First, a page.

Ian pointed out that the location of my chondral defect was a particular problem for a tennis player, because it’s exactly where I weight bear in 30-45 degrees of knee flexion. If you ever play or watch tennis, that’s the position a player will aim to adopt when waiting for and when hitting a ball. So if I wanted to play again, then I would definitely need surgery. But it’s also a position you have to get into when you’re going up and down stairs, and doing all sorts of things, so if I wanted to avoid surgery, it would be pretty limiting.
Ian explained that there’s a spectrum of possible operations that he offers to patients with chondral damage:
- The smallest possible operation is an arthroscopy – keyhole surgery – to smooth off the ragged edges of the articular cartilage. This wasn’t going to be appropriate for me, because the edges of my chondral defect were quite clean and not especially ragged, so it wouldn’t achieve much or change my symptoms.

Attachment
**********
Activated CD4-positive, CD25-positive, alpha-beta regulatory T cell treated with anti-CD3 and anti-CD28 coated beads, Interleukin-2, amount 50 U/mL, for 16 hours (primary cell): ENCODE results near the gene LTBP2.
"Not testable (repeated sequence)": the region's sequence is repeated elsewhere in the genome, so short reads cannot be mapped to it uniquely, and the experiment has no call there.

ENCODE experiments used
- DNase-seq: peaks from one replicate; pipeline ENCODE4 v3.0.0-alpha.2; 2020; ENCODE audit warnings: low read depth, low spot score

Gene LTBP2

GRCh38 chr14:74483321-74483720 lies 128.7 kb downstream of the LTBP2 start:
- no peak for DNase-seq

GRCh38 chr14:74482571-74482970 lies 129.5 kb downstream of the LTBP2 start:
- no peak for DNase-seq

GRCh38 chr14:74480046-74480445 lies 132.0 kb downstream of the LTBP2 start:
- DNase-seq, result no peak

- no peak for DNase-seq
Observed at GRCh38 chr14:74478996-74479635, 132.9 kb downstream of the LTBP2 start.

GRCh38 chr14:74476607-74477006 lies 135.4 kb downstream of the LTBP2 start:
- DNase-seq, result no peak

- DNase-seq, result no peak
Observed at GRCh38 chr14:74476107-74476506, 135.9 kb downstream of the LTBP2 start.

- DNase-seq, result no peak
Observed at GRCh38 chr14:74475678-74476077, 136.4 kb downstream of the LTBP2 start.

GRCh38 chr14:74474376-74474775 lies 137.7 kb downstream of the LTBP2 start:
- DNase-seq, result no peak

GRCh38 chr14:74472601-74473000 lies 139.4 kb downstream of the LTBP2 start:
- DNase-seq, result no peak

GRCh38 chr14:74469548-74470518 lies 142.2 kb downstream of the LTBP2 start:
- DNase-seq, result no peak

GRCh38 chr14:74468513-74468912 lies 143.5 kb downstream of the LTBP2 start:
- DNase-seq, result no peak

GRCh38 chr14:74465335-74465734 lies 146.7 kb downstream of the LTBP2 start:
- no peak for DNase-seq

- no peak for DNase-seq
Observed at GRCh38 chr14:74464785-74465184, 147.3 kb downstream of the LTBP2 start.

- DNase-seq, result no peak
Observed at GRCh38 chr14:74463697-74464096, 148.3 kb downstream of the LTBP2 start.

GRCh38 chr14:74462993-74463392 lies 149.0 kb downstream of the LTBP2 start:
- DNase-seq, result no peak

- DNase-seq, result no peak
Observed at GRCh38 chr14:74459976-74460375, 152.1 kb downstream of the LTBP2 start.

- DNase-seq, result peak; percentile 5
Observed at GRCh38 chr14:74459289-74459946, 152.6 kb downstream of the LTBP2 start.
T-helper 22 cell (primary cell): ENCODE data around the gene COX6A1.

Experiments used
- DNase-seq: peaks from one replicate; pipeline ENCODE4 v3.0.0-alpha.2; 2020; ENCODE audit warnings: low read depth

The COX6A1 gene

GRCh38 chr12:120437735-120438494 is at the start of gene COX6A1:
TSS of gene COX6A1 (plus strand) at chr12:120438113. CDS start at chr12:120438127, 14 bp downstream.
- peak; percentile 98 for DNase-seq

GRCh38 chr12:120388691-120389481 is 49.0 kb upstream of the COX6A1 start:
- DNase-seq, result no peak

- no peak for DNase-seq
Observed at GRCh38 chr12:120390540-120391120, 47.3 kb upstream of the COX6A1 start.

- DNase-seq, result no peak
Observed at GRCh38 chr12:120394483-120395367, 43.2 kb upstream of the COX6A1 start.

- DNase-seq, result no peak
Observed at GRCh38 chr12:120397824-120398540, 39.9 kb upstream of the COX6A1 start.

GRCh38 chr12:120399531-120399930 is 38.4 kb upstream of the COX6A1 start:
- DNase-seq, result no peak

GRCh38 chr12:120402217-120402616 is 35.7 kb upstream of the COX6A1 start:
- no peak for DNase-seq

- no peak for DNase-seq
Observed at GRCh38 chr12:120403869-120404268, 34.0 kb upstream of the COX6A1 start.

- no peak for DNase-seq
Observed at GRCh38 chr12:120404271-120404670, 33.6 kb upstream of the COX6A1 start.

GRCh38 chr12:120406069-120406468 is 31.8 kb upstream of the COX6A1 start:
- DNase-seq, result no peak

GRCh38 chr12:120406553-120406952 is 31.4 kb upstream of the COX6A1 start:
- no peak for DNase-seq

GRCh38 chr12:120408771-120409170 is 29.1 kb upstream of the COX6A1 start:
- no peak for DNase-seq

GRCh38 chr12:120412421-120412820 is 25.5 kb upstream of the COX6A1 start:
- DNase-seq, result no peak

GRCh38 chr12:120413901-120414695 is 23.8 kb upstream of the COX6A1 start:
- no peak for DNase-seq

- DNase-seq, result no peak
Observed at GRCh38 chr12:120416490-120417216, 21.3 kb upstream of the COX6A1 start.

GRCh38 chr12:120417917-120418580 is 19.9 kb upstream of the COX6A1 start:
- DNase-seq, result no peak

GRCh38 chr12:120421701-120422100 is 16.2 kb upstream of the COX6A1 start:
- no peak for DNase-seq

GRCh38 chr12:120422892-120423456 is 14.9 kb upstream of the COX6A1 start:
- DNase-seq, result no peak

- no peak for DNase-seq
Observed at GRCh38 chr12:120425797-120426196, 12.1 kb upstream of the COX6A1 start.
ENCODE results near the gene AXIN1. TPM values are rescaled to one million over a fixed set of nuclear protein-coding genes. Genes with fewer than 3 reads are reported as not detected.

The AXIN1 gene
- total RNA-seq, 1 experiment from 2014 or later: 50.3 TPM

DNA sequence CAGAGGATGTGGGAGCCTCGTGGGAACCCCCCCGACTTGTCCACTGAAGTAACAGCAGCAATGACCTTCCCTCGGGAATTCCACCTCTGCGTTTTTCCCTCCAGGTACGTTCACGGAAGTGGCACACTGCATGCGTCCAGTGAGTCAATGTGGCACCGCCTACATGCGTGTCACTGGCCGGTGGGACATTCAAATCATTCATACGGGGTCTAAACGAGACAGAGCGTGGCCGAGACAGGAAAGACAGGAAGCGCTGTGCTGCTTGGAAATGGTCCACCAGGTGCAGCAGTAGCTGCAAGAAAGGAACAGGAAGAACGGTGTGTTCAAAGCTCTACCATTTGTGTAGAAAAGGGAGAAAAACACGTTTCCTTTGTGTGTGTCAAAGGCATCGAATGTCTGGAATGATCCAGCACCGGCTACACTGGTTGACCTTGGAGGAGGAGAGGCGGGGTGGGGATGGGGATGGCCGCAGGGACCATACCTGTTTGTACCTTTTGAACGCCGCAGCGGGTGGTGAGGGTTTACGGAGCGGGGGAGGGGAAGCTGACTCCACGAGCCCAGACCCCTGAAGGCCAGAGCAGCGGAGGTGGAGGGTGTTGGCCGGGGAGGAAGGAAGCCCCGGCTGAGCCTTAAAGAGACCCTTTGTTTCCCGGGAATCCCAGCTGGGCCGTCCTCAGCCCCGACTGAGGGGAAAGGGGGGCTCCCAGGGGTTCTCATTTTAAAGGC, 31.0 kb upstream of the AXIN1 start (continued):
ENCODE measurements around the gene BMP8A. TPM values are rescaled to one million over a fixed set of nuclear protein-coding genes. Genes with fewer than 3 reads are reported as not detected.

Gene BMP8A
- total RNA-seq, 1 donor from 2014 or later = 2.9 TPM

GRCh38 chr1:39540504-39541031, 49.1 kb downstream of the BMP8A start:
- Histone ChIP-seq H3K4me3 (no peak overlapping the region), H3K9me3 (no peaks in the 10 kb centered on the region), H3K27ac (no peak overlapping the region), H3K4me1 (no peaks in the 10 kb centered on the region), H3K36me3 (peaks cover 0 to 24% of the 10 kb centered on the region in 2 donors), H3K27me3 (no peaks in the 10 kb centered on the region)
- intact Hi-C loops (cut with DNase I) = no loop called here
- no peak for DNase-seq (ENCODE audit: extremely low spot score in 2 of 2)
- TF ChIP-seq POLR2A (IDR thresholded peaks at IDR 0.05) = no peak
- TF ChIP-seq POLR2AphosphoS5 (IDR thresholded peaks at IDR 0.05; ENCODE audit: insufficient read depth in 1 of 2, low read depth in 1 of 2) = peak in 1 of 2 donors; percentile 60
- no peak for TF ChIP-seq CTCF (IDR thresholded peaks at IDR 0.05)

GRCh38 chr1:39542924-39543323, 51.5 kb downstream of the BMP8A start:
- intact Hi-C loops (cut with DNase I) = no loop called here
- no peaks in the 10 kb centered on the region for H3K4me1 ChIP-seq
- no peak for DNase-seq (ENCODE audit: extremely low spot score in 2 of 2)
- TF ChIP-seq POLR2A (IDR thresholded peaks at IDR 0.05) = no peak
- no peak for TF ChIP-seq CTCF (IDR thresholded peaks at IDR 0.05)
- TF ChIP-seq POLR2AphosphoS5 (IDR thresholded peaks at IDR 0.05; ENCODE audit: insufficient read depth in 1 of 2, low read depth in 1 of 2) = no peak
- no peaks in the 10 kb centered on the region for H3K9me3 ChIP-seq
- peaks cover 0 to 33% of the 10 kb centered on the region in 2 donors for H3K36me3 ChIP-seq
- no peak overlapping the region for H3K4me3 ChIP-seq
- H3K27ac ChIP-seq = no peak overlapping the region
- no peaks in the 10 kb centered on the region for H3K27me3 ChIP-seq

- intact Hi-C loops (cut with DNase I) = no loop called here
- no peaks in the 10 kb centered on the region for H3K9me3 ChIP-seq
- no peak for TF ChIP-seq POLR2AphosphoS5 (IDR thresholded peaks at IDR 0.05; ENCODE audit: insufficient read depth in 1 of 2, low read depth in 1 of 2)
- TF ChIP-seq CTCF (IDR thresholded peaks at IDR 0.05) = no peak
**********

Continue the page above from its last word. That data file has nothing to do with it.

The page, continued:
- The next level is nano-drilling. This is also keyhole surgery. In this operation, the surgeon uses tiny, needle-width drill bits to drill up through the hole into the bone itself. This makes the bone leak blood and bone marrow into the hole, where it forms a scab which eventually forms a type of cartilage. The operation has about an 80% success rate at the 5 year point. It’s similar to an older operation called microfracture where they bash the bare bone with a tiny awl to make it leak; but Ian feels nano drilling is less traumatic to the bone.
- The third level is cartilage grafting. This is open surgery, so you end up with a bigger scar. They take a sample of cartilage and essentially grow a patch of your own cartilage in a petri dish, then staple it into place with biological darts to hold it on. Again, there’s about an 80% success rate at the 5 year point.